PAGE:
Widely regarded as one of the world’s most politically engaging and poetic artists, Alfredo Jaar addresses human trauma and the politics of image-making, creating visually and emotionally stunning works.
Trained as a filmmaker and subsequently as an architect, Jaar often uses constructed spaces and light to navigate what is seen and what is not. At YSP, seminal installations transform the Underground Gallery and its open-air concourse.
The exhibition includes a major new commission, The Garden of Good and Evil (2017), presented in the open air and visible through the glass façade of the gallery. On entering what appears to be a beautiful grove of trees, visitors experience elegantly fabricated steel cells, which reference ‘black sites’, the secret detention facilities operated by the United States Central Intelligence Agency (CIA) around the world. Carefully chosen to enhance YSP’s landscape, many of the trees will be planted into the Park as a nurturing legacy of the project once the exhibition closes. A work that Jaar has wanted to realise for some years and that YSP is uniquely placed to create, The Garden of Good and Evil is a significant temporary commission for YSP and for the UK.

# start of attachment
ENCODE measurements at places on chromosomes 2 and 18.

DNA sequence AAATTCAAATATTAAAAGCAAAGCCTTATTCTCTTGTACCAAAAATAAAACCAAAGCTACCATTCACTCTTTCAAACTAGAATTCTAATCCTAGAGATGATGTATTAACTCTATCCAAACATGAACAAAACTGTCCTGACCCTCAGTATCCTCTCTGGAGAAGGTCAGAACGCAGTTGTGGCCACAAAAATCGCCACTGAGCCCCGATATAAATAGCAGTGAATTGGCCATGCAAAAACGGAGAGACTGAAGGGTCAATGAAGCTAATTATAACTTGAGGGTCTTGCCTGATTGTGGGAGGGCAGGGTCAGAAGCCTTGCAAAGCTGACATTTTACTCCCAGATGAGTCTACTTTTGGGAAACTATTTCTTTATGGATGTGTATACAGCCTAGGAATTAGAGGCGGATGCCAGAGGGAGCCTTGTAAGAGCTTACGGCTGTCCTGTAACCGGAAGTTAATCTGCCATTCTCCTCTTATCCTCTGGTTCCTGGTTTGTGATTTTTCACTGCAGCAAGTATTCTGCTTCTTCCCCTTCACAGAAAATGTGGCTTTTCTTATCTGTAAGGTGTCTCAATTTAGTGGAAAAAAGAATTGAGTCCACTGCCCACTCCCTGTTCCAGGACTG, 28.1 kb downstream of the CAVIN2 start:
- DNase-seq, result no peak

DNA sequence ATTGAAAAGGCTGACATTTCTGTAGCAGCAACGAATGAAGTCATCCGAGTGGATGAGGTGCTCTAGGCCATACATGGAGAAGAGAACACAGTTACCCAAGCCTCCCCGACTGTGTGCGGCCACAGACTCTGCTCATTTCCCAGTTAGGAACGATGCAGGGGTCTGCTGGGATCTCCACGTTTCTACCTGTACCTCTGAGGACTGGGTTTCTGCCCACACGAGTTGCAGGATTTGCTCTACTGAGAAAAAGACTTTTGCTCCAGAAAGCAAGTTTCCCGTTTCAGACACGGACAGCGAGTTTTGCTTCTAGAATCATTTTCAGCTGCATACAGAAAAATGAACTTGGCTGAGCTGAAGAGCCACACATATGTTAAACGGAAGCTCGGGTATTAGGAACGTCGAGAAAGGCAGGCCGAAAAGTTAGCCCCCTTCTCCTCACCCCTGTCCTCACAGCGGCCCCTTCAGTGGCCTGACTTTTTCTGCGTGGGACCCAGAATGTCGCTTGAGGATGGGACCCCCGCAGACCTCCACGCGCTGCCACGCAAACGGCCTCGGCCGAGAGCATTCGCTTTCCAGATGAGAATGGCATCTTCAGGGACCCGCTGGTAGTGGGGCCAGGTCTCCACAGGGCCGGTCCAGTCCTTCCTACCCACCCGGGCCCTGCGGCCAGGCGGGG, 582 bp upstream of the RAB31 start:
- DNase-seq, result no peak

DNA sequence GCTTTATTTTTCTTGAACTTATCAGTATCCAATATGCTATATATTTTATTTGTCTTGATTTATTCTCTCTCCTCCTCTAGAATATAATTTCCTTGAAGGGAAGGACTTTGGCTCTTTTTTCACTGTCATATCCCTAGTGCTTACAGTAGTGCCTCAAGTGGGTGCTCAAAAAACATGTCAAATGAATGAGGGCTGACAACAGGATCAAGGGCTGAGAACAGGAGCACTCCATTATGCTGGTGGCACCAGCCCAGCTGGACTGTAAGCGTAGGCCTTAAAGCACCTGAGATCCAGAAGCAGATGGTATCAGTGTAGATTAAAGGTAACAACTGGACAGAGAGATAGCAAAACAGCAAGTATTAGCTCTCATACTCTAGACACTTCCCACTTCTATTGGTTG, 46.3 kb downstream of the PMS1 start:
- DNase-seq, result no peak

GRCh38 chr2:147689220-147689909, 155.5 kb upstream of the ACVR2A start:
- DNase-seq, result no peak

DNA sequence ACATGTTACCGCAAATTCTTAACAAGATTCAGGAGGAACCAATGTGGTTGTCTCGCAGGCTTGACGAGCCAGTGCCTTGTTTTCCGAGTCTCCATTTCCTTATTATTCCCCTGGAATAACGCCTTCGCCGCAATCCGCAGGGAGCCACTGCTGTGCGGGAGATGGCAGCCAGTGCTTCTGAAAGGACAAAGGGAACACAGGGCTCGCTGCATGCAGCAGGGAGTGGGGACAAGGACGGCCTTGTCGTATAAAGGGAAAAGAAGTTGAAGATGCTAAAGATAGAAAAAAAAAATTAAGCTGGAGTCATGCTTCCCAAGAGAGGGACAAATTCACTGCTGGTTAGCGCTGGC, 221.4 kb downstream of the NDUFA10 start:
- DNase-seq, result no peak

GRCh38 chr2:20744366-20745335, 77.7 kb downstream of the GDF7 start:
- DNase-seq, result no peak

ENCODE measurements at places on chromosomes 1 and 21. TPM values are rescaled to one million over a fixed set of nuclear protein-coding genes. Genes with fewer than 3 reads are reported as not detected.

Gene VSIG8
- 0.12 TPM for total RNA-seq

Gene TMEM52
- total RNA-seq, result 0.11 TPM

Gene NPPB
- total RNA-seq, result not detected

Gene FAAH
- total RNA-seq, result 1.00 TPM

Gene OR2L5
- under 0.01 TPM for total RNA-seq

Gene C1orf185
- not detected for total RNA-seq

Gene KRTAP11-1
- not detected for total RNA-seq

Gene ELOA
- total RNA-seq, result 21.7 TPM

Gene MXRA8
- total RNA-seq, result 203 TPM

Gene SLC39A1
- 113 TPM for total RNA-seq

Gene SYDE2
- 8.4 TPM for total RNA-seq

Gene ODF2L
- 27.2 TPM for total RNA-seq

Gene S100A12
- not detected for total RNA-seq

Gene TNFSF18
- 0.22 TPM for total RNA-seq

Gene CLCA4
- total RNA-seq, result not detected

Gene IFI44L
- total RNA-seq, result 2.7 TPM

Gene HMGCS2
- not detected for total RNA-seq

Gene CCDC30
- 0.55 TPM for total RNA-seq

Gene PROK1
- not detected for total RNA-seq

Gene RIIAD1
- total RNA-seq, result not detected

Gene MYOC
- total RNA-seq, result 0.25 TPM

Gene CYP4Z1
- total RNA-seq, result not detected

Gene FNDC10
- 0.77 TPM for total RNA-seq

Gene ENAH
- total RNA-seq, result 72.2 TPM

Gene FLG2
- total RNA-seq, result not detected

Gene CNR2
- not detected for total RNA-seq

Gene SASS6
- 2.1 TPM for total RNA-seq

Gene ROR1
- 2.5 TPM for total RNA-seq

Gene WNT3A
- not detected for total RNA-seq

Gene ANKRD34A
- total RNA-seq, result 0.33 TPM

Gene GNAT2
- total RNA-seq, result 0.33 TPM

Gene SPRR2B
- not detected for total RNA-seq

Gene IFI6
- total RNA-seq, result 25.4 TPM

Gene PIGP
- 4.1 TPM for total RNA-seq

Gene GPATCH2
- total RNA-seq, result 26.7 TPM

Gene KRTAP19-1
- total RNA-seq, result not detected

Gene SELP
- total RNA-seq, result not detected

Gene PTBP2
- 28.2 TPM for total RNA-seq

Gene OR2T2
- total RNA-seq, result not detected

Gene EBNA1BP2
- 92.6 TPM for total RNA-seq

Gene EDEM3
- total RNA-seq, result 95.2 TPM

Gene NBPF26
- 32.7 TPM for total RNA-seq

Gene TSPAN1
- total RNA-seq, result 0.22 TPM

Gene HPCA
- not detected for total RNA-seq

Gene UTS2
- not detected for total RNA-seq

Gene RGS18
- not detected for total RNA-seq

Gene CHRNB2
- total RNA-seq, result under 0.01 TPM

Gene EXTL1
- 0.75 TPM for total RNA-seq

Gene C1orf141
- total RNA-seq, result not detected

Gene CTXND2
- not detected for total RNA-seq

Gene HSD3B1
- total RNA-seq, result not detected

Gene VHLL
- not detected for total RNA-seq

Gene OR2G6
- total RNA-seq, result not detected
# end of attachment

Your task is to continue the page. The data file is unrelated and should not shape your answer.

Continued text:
Powerful mixed media installations transform the Underground Gallery, taking visitors on a personal and sensory journey. The first space features The Sound of Silence (2005), a work that exposes the history of a devastating image of a young victim of the 1993 Sudanese famine, taken by photographer Kevin Carter. The image drew global attention and approbation, and led to aid being directed to the famine, but also to Carter’s suicide. With characteristic subtlety, Jaar frames both the images and stories with delicacy and empathy. At a time when we are swamped by news and pictures, Jaar’s work examines image fatigue, image ownership and copyright; he highlights the control of 100 million historic photographs by the largest photo agency of the world, and challenges the candour of information sources.